We live in a small Cape. For many reasons, we bought a small house on purpose. Neither of us are big pack rats, so it was all that we needed.
Until M came along.
Before her, adequate storage was never really an issue for us because we didn’t have much to store beyond some Christmas decorations, old texts and notebooks and things like fans and humidifiers that are used only part of the year. Since we have a one-car garage that is only inches wider than our car, we also keep things like tools and painting supplies down there too. Since our kitchen is small, the back up boxes of mac ‘n cheese and canned goods reside in the basement. But since we tend to donate stuff like clothes or household goods once we realize that we’re not using them anymore, and because the mac ‘n cheese is usually in heavy rotation, we always had breathing room.
But then M came along and that put our limited storage capacity into sharper focus, especially after her first year. Our basement is partially built out, and because of how they installed the utilities over the years, it leaves us with little useable storage in the unfinished areas. M doesn’t even have a closet in her room to store things in, so we really have had to rely on the basement to store things that are no longer in active use. Things like clothes that no longer fit and toys and books that are now too young for her.
Since she was born, we’ve saved everything of hers. Everything. The idea was that someone else — cousins, friends, possible future siblings — would be able to use it again. We have enough board books to start a small library. We have multiple motorized ways to soothe a baby (except ours!) to sleep. There is a veritable stuffed animal zoo down there. There’s probably a good acre or two of pink fabric tucked in the various bins.
Thankfully, two of M’s cousins, and soon a third (!), have been able to use much of these things. And a close friend’s daughter has been keeping me connected to when M was a baby by borrowing and wearing M’s wardrobe from year to year. The reuse-reduce-recycler in me is ecstatic that these things will have had another, and in some cases, a fifth, life!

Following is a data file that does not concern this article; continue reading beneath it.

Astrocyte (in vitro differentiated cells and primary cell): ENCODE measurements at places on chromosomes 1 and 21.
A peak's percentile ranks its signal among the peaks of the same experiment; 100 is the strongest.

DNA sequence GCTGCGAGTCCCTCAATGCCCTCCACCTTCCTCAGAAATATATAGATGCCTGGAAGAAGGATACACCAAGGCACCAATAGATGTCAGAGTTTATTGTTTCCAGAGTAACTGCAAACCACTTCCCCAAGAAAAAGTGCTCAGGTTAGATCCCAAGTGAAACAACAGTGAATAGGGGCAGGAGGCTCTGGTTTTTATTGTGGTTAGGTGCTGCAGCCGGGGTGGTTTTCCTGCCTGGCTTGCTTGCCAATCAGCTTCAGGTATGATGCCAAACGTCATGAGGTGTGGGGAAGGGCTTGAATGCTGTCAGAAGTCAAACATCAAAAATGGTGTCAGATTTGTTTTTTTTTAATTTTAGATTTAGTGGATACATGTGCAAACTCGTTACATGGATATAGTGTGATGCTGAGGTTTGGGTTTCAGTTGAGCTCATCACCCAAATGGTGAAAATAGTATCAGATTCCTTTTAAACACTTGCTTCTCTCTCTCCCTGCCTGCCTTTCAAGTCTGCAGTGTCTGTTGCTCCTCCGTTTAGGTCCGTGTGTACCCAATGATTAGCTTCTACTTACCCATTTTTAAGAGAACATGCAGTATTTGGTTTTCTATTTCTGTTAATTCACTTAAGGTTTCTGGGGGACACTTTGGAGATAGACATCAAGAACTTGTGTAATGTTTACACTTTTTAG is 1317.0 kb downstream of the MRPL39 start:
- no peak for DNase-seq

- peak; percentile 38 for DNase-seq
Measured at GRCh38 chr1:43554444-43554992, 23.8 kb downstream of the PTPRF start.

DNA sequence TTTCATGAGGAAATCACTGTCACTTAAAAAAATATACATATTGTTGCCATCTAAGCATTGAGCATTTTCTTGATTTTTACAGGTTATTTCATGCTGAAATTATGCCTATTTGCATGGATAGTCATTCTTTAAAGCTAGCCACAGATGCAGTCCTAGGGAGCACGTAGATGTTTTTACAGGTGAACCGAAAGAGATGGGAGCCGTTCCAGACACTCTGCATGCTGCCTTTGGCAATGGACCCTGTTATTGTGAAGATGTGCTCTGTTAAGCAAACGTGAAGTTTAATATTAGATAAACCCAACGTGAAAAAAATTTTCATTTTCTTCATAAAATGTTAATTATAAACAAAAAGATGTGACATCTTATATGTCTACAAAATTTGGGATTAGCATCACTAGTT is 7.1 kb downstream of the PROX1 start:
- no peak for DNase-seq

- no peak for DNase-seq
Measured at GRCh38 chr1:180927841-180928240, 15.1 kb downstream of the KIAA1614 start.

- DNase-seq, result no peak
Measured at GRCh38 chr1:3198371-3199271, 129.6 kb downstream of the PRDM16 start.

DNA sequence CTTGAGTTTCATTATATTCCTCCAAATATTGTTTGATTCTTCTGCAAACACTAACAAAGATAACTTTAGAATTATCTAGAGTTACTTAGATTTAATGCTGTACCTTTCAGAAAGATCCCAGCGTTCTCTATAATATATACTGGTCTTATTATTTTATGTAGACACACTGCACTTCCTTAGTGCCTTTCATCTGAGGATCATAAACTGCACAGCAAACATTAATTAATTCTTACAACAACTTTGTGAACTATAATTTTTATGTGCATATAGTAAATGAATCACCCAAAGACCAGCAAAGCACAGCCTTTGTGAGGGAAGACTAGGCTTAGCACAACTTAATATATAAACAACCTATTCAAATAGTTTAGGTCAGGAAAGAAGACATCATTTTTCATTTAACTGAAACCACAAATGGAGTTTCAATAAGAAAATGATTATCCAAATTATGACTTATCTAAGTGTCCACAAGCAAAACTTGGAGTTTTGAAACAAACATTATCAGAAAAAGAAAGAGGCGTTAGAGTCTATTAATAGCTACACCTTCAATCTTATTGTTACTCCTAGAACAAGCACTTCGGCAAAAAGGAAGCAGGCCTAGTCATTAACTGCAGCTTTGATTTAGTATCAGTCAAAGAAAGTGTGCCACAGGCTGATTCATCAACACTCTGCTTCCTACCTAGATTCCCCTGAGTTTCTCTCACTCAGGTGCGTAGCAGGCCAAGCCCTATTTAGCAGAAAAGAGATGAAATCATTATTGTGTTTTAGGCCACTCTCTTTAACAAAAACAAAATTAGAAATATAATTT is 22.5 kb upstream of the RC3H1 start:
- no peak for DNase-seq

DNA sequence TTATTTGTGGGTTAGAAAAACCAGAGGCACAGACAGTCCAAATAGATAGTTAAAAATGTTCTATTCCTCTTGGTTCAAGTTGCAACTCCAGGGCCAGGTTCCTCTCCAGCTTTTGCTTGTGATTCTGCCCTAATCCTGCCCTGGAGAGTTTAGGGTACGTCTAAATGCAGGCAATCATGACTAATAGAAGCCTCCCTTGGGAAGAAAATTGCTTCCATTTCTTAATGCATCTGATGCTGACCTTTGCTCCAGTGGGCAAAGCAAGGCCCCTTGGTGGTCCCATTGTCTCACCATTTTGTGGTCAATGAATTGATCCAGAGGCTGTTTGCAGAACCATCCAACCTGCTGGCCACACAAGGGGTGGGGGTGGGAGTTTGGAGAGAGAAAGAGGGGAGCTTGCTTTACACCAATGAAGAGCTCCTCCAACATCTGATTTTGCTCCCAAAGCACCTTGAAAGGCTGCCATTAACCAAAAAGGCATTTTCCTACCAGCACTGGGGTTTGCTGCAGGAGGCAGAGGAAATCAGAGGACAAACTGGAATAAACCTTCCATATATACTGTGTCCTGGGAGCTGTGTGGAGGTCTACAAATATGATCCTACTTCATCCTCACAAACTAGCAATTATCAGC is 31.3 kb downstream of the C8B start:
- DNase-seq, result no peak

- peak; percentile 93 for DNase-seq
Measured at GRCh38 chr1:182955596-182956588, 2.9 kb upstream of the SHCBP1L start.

But we’re now at capacity. There is literally no more room in the basement. It is crammed from floor to ceiling. Something has to go. Many things have to go.
I think this, more than anything else, has really made our recent decision to have only M in our lives to become so real for me. So bittersweet. So hard.
Not hard in the sense that we are ambivalent about our decision to remain a family of three—we’re not; it took us some extended introspection for sure, but our decision is absolutely rock solid—but hard in the sense that I am really having to accept that M is growing up and her baby years are rapidly moving far behind us. There will be no more little feet of our making filling those PJ’s. There will be no more tiny hands of our making clutching those toys.
When the notion of another baby was still up for grabs, I think it was easy to avoid dealing with M’s growing up, mainly because there was still the possibility of at least one more baby to wear/play/use those things again. I know it’s not entirely the same when each successive sibling wears those things, but certainly it must, on some level, soften the blow about the first’s growing up somewhat. I won’t be able to test that theory now, but I think that was something going on in my own mind for the period of time when we were unsure about whether we’d have another baby. I could hold both the idea of sticking with just one simultaneously with the idea that if I missed something about M’s baby/toddlerhood, I might recoup it with another bundle later on. I wonder sometimes if that prevented me from living in the moment with M from time to time when I was tired or frustrated, that idea that oh, I’ll just remember this stuff better “the next time”.
Except, now I know for certain there’s not going to be a next time for us. All of M’s firsts, will be our lasts too. If that doesn’t make you pay attention the first time around, I don’t know what does. I sometimes wished I realized that sooner.
But that’s only half the point of this post. The other is, what do I keep? I am struggling with this. A good part of me, the practical part, thinks let’s just get rid of it all because we don’t really have the space to keep 18+ years worth of stuff, she may never even want it anyway, and there is someone out there right now who could probably really use it (after our extended family, that is). It’s just stuff, after all. We are lucky to have this stuff, and there are certainly bigger problems in the world than this stuff and where it should reside. Intuitively, I know this.
But then in the other ear I hear the sentimental part of me whispering. She’s telling me to hold on to these things so I can remember how little she was. How much she’s grown up and changed over the years. Her voice has been largely quiet these past few decades, or at least I had a better way to ignore her.
But if you could see M playing with the toys from my husband’s childhood, toys that “they just don’t make anymore”, you can see why the whisper grows into a muffled scream to “keep it!”. Indeed there have been many of my husband’s treasures from the 70′s and 80′s that periodically surface and please the grandchildren to no end.